As noted last year, the twelve days of Christmas are days AFTER Christmas. Counting differs among people, but I usually count day 1 as starting Christmas Day at sundown, so here we are on the first day of Christmas, St. Stephen’s day, the day Good King Wenceslas went out.
For some seasonal theological reading, I got myself St. Athanasius On the Incarnation, from the Popular Patristics Series. This particular translation was done in the mid-twentieth century by “a religious of C.S.M.V.” This particular female religious was a correspondent of C.S. Lewis, and he wrote the introduction to this translation. I must confess that so far I’ve only read the introduction, and feel I could profitably stop and just meditate on it for a while. I’ve read bits and pieces of Lewis’s introduction to OTI before. If you google something like “Lewis reading old books” you’ll find lots of blogs and other pages that quote extensively from this short essay. Just get the book and read the whole introduction. It rocks. Basically it is about the importance of reading old books as well as new books. This is a subject which was dear to C.S. Lewis’s heart and recurs throughout his educational and literary criticism essays and books. We should, Lewis suggests, read two old books for every one new one. It isn’t clear what Lewis defines as “old” but certainly it means something other than the best-seller list and current-year prize-winners. It may begin with the backlist of authors, but it certainly extends to authors who are dead, and have been dead for some time.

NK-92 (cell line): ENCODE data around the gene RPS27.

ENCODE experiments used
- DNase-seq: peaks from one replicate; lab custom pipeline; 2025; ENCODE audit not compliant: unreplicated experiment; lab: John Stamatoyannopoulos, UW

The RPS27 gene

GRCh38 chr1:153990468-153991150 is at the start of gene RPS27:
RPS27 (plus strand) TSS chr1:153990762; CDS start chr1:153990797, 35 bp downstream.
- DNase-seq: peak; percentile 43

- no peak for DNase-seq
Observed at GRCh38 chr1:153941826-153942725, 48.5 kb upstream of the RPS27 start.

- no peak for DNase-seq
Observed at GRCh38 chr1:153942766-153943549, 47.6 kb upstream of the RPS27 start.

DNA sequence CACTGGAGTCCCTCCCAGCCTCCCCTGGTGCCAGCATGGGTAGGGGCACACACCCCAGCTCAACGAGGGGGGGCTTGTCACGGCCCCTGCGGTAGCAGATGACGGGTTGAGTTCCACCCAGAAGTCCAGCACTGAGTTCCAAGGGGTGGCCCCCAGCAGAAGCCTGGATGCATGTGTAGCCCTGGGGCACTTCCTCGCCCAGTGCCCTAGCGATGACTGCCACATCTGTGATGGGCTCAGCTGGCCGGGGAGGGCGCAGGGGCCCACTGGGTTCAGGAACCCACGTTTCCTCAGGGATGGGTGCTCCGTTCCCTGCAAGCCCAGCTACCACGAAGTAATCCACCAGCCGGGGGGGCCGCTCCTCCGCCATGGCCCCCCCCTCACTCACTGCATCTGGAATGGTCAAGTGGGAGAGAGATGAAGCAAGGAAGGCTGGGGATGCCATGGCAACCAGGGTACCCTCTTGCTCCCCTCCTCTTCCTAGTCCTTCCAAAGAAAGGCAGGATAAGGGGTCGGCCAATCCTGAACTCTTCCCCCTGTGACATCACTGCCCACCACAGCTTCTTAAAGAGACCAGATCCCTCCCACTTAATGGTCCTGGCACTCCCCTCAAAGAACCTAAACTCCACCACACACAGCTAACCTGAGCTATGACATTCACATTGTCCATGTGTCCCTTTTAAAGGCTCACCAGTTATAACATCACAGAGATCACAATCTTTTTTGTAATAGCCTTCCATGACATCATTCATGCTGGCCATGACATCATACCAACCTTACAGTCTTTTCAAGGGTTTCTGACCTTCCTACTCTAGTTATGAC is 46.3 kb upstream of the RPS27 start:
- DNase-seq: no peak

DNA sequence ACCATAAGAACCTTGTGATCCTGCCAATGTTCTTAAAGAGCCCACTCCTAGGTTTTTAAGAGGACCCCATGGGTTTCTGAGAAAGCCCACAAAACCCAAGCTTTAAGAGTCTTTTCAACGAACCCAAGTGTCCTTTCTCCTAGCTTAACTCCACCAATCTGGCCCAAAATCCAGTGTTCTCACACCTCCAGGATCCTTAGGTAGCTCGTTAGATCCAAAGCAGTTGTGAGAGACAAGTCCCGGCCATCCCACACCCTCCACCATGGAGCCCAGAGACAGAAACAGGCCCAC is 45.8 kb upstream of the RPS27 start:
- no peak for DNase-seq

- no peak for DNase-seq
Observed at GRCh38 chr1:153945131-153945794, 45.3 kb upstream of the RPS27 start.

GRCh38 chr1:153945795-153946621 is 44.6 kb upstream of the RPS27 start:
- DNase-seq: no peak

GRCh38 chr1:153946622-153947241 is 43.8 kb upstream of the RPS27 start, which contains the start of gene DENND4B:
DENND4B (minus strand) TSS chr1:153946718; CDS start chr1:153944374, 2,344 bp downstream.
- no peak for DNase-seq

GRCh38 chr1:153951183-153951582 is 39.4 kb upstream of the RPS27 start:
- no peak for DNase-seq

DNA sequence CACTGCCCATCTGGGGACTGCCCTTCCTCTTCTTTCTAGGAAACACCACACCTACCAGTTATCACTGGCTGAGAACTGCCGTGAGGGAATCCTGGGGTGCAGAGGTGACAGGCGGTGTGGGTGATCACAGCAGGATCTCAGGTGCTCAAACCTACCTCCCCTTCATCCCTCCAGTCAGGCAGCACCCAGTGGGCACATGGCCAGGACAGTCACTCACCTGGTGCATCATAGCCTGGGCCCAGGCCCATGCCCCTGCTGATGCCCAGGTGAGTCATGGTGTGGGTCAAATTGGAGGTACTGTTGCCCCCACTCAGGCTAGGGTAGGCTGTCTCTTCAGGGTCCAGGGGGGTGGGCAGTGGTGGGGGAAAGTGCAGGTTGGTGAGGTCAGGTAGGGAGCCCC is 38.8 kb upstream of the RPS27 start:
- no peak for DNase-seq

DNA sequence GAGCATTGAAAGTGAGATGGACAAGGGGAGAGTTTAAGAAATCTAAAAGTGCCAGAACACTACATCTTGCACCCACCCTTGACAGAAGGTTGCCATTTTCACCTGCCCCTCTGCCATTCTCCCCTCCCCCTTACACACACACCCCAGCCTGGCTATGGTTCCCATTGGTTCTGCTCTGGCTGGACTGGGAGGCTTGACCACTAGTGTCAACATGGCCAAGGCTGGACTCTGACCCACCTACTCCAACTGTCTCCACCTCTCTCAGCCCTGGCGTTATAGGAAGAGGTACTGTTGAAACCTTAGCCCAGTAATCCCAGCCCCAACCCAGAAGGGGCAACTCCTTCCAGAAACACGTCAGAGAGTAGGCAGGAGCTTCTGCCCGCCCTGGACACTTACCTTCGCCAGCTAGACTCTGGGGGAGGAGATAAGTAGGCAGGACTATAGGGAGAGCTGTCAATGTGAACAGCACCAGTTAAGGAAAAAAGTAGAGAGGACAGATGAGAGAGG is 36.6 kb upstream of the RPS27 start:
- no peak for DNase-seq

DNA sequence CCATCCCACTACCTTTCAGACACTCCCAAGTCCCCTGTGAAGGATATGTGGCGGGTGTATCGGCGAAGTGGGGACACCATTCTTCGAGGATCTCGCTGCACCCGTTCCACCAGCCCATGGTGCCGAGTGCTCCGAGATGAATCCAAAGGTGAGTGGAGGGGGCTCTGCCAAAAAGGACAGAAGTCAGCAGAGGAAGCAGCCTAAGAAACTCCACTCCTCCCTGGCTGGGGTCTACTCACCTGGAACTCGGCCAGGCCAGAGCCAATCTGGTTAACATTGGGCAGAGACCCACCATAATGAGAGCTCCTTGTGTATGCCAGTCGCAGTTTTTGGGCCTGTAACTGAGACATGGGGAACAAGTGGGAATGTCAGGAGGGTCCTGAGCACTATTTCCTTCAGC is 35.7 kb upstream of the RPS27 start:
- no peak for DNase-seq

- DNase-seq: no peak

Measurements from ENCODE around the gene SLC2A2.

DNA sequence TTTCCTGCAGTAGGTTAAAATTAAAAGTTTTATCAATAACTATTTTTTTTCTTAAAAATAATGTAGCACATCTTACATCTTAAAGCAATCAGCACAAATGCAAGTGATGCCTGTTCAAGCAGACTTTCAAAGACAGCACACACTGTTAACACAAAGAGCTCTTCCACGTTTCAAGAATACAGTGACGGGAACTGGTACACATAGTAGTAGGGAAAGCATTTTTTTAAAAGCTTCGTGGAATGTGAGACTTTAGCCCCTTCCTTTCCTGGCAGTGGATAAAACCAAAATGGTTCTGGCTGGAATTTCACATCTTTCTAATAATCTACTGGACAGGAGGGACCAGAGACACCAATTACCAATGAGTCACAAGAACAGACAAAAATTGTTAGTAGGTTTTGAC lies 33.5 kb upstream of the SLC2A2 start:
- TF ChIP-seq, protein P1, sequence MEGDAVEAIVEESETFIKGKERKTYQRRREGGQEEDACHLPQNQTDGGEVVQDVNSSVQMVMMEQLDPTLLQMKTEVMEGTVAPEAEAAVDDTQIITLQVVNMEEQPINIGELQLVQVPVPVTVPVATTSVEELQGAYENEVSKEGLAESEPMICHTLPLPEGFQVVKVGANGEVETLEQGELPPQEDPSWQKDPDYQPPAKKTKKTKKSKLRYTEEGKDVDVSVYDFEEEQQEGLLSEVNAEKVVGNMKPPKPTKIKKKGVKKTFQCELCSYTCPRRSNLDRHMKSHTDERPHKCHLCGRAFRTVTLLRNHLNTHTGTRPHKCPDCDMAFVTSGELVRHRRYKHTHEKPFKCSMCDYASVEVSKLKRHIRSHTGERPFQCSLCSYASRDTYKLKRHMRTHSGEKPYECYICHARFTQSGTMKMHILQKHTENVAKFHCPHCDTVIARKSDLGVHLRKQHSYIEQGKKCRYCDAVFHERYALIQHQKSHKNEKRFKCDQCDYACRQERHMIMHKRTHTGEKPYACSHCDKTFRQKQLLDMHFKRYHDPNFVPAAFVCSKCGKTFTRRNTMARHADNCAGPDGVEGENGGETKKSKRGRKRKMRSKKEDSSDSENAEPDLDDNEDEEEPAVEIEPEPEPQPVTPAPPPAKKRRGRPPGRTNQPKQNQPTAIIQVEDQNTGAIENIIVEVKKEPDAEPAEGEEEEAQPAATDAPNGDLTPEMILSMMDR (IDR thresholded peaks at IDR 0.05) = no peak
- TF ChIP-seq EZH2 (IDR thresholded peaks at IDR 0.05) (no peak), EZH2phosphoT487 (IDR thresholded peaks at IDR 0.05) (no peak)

I’ve decided that I need to somehow define an “old” book so that I am trying to do a one old and one new book ratio in my reading for 2013. Note the word “try”. For a complete and better-thought-through set of 2013 Reading Resolutions, tune into this blog on the seventh day of Christmastide. Have you thought about your Reading Resolutions? Do tell.